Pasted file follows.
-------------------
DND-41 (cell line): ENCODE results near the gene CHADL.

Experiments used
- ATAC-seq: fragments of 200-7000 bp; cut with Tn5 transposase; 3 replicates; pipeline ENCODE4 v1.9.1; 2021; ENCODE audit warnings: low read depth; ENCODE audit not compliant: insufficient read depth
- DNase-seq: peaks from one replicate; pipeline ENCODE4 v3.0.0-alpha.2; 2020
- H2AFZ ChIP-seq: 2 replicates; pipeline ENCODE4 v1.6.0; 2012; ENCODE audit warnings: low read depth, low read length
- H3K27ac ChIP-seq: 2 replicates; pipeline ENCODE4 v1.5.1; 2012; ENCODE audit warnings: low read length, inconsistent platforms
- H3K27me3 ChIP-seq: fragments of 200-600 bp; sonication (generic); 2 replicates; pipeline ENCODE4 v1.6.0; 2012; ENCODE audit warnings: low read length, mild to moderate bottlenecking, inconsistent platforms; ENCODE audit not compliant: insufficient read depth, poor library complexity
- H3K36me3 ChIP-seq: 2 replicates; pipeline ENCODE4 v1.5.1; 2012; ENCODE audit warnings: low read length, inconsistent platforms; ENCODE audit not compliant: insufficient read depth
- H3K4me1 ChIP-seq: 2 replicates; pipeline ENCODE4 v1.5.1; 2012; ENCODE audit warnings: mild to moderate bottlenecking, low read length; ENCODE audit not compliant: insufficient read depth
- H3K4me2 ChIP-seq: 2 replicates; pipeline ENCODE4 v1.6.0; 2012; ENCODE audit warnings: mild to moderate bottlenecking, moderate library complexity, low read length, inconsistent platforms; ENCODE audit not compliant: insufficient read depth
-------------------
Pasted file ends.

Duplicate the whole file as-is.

DND-41 (cell line): ENCODE results near the gene CHADL.

Experiments used
- ATAC-seq: fragments of 200-7000 bp; cut with Tn5 transposase; 3 replicates; pipeline ENCODE4 v1.9.1; 2021; ENCODE audit warnings: low read depth; ENCODE audit not compliant: insufficient read depth
- DNase-seq: peaks from one replicate; pipeline ENCODE4 v3.0.0-alpha.2; 2020
- H2AFZ ChIP-seq: 2 replicates; pipeline ENCODE4 v1.6.0; 2012; ENCODE audit warnings: low read depth, low read length
- H3K27ac ChIP-seq: 2 replicates; pipeline ENCODE4 v1.5.1; 2012; ENCODE audit warnings: low read length, inconsistent platforms
- H3K27me3 ChIP-seq: fragments of 200-600 bp; sonication (generic); 2 replicates; pipeline ENCODE4 v1.6.0; 2012; ENCODE audit warnings: low read length, mild to moderate bottlenecking, inconsistent platforms; ENCODE audit not compliant: insufficient read depth, poor library complexity
- H3K36me3 ChIP-seq: 2 replicates; pipeline ENCODE4 v1.5.1; 2012; ENCODE audit warnings: low read length, inconsistent platforms; ENCODE audit not compliant: insufficient read depth
- H3K4me1 ChIP-seq: 2 replicates; pipeline ENCODE4 v1.5.1; 2012; ENCODE audit warnings: mild to moderate bottlenecking, low read length; ENCODE audit not compliant: insufficient read depth
- H3K4me2 ChIP-seq: 2 replicates; pipeline ENCODE4 v1.6.0; 2012; ENCODE audit warnings: mild to moderate bottlenecking, moderate library complexity, low read length, inconsistent platforms; ENCODE audit not compliant: insufficient read depth